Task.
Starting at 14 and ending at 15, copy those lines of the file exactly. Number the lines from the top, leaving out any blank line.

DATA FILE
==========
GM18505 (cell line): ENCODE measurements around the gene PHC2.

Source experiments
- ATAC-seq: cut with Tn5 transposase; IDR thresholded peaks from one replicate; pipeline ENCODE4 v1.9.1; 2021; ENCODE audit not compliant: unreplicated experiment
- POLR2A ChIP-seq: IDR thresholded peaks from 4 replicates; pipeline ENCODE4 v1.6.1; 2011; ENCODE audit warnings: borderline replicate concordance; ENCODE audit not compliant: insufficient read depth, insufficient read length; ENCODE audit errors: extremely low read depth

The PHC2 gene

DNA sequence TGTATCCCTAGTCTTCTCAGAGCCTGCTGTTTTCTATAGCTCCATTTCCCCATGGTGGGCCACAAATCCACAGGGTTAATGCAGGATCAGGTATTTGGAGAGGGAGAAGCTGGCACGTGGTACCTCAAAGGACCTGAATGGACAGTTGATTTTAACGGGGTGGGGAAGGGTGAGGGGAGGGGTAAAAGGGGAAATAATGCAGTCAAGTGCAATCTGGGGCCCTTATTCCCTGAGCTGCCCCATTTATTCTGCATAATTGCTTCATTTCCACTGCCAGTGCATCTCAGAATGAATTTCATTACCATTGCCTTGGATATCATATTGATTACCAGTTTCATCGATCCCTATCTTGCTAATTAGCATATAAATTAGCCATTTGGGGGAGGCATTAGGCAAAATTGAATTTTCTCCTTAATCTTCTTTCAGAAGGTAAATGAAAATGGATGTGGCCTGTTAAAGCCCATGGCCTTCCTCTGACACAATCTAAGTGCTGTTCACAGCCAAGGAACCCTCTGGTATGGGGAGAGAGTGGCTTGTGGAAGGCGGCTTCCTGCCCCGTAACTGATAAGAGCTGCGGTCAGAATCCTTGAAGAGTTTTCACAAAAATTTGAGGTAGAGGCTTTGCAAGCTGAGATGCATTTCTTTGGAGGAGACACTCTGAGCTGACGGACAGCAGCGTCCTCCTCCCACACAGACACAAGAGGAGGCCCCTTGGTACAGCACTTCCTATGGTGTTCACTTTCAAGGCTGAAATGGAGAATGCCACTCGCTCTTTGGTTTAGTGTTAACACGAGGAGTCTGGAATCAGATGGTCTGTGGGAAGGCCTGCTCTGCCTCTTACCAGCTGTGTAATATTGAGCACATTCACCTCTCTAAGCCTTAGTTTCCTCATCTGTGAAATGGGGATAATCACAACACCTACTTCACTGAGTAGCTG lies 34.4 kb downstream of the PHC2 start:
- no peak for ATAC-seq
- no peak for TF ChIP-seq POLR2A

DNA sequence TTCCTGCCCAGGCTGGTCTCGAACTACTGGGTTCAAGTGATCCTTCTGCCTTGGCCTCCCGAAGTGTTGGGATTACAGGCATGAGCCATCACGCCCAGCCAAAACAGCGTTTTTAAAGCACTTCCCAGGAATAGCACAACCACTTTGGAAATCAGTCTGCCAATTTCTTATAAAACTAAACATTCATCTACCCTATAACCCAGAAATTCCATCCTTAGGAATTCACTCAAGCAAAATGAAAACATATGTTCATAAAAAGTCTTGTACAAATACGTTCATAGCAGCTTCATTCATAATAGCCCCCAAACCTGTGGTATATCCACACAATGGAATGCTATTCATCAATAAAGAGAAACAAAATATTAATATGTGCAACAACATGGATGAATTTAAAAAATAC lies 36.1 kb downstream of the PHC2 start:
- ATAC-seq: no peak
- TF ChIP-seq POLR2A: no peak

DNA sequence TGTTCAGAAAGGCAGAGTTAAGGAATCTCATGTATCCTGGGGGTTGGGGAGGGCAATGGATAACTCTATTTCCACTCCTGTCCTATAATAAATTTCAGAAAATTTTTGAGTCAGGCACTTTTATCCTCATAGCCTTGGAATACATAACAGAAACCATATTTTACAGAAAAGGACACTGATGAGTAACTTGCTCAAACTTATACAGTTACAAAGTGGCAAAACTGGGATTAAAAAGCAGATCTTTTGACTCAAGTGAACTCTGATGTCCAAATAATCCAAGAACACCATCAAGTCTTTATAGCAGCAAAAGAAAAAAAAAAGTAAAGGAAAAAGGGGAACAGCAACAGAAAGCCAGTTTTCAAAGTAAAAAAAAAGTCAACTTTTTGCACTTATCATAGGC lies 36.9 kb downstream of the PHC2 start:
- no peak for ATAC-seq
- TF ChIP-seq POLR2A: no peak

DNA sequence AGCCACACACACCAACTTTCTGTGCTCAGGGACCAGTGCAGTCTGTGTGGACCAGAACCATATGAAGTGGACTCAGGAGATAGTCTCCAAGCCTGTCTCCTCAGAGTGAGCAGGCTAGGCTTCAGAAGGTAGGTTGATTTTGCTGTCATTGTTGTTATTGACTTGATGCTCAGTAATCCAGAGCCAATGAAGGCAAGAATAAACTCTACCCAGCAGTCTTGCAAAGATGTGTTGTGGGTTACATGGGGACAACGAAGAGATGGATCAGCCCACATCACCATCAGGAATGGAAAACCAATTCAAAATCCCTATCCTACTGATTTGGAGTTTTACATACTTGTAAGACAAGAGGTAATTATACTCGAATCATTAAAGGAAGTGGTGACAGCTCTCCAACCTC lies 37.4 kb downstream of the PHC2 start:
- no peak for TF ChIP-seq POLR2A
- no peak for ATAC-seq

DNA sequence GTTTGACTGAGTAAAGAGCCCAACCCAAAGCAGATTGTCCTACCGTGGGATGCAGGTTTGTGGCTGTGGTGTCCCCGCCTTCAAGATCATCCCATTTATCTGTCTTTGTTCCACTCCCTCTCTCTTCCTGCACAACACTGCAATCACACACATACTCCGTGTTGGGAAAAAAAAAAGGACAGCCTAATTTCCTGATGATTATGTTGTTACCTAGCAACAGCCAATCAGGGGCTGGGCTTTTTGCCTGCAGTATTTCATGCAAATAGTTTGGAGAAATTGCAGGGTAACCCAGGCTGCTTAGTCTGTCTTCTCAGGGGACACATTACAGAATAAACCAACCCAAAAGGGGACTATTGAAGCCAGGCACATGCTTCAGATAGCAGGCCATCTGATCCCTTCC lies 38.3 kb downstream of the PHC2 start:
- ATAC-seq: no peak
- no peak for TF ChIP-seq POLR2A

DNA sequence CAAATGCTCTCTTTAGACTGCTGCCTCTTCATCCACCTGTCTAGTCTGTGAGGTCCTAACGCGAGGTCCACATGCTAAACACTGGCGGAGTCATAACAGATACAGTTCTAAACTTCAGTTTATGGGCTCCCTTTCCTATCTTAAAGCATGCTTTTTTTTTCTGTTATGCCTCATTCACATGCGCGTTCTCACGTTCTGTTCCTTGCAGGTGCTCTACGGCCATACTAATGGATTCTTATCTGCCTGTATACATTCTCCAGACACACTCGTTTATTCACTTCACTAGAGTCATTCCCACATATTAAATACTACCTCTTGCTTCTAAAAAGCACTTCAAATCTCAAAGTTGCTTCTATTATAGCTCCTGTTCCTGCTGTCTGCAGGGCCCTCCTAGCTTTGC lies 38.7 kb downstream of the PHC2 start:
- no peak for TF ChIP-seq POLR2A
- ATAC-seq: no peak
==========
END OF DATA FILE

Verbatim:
- TF ChIP-seq POLR2A: no peak

DNA sequence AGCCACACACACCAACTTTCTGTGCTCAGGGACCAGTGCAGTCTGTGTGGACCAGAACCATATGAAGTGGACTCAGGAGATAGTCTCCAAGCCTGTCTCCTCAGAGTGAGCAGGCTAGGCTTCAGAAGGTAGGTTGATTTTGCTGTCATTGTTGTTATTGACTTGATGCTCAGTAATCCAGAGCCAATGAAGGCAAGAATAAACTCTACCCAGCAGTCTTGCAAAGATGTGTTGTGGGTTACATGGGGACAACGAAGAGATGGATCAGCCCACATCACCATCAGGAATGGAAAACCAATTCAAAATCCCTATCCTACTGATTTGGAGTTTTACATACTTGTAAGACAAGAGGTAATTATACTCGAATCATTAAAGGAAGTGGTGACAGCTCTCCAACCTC lies 37.4 kb downstream of the PHC2 start: